Epatocentro Ticino, Lugano, Switzerland
A quarter of a century after the discovery of hepatitis C virus (HCV) as the causative agent of non-A non-B hepatitis in 1989, highly effective direct-acting antivirals (DAAs) against HCV finally became available in 2014. Physicians in Switzerland, in particular hepatologists, infectious disease and addiction medicine specialists, started to use them first for those in most urgent need (with cirrhosis or advanced fibrosis) and subsequently for those with less advanced disease, with their use and reimbursement by universal health coverage permitted since November 2017 for all infected patients. Given the relatively low prevalence and expanded access to DAA therapy, the ability to cure and eliminate HCV became possible. As a consequence, a multi-stakeholder network launched the Swiss Hepatitis Strategy , with the aim to reduce morbidity and mortality caused by HCV and eliminate it by 2030. The strategy outlined a reduction of the number of new infections, a reduction of chronic HCV infections, liver transplantations and hepatocellular carcinoma (HCC) cases caused by HCV. Though a recent situational analysis estimated an overall anti-HCV prevalence of 0.7% and after adjustment reported 36,000–43,000 viremic cases in 2015 – an estimated prevalence of 0.49% . Although at the outset treatment rates were high, reaching up to 500 treatments per month, they recently show a dramatic reduction to about half of this number.
A paper now published in Swiss Medical Weekly  tries to provide answers and intends to give us guidance towards the ultimate goal of HCV eradication by 2030 . The authors used the Markov disease burden model, which can predict potential outcomes of a disease process, defined as specific health states, transitions among which they modeled iteratively. The precision of the prediction is as good and reliable as the data used to generate it . The lack of HCV prevalence data is the most important source of uncertainty.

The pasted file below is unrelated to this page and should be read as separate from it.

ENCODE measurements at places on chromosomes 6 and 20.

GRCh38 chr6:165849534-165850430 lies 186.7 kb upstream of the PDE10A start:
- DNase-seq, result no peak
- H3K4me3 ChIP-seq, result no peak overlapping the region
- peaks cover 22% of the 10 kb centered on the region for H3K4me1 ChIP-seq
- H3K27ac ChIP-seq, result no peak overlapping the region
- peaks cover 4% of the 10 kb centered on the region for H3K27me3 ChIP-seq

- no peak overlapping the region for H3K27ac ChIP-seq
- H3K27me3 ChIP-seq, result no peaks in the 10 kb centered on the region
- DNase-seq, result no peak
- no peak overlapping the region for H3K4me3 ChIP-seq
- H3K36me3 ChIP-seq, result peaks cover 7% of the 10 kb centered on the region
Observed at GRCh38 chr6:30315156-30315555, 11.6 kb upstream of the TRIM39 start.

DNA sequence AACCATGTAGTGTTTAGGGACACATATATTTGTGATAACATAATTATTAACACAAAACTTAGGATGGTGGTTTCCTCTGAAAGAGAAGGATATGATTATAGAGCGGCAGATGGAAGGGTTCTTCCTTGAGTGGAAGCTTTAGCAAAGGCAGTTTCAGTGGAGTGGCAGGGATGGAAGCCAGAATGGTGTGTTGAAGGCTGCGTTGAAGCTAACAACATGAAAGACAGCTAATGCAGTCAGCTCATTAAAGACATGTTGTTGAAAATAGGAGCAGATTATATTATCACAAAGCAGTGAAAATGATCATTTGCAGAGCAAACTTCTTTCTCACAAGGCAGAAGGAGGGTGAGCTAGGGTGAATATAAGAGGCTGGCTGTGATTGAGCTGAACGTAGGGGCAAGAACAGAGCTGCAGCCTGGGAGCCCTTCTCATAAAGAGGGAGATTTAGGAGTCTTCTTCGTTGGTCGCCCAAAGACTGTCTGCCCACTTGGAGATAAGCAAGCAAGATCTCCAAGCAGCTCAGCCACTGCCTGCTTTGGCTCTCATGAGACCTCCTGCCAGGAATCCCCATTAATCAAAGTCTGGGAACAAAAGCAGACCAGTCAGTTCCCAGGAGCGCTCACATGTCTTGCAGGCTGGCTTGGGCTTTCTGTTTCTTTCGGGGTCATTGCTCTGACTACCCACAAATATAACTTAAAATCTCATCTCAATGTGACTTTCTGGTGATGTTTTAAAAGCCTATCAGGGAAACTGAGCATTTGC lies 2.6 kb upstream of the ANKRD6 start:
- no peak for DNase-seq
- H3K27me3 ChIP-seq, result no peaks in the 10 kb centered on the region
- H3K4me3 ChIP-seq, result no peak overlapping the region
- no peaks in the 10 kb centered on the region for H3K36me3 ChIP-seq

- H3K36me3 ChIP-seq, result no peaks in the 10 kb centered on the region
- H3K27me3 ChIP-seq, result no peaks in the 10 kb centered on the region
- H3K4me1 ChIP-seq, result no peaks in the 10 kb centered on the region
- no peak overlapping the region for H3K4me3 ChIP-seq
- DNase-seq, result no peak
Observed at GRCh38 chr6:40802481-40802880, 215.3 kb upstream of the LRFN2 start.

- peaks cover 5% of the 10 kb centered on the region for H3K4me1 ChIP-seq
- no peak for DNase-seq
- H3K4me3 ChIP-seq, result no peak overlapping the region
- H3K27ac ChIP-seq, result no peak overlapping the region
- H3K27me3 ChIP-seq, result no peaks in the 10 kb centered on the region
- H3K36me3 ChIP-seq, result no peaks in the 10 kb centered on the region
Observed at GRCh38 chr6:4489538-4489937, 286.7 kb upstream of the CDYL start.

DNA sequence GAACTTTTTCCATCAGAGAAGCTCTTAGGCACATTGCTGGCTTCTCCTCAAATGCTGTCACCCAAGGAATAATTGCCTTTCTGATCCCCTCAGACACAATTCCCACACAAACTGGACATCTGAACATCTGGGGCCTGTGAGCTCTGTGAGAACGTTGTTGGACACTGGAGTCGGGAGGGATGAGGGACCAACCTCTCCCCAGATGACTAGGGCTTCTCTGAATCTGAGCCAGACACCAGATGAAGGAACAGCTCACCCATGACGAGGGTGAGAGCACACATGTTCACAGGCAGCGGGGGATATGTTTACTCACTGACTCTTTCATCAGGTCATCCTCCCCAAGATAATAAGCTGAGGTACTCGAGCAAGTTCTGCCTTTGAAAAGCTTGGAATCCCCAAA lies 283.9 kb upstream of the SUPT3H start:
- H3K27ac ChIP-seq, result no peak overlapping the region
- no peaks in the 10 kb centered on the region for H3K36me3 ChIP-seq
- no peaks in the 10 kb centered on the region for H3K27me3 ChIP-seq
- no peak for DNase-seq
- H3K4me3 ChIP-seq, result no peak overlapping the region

Rusch et al.  developed two scenarios in order to evaluate the disease burden in St Gallen, Geneva and Zurich: a base 2016 scenario, representing the current standard of care in each canton, and a second, potential scenario to achieve the Swiss Hepatitis Strategy goals. In order to achieve the goals of a 30% reduction in new infections, total viraemic infections, liver transplant, and HCC cases by 2020 and a 90% reduction by 2030, all regions will need to increase the annual number of diagnosed and treated patients until 2030. The effort required needs to be particularly intense in the years up until 2020: for St Gallen, an up-front investment to treat 430 patients annually by 2020 would be necessary to achieve the 2020 goals. After 2020, treatment could be reduced to approximately 150 patients annually until 2030. The number of patients diagnosed, however, would need to be sustained at 130 annually after 2020. In Geneva, 235 patients need to be treated with 140 diagnosed annually between 2019 and 2030 to achieve both the 2020 and 2030 goals. In Zurich, 850 patients will need to be treated annually in 2019 and 2020, and the number diagnosed will need expand to 350 individuals annually by 2022. At the current pace these objectives cannot be reached.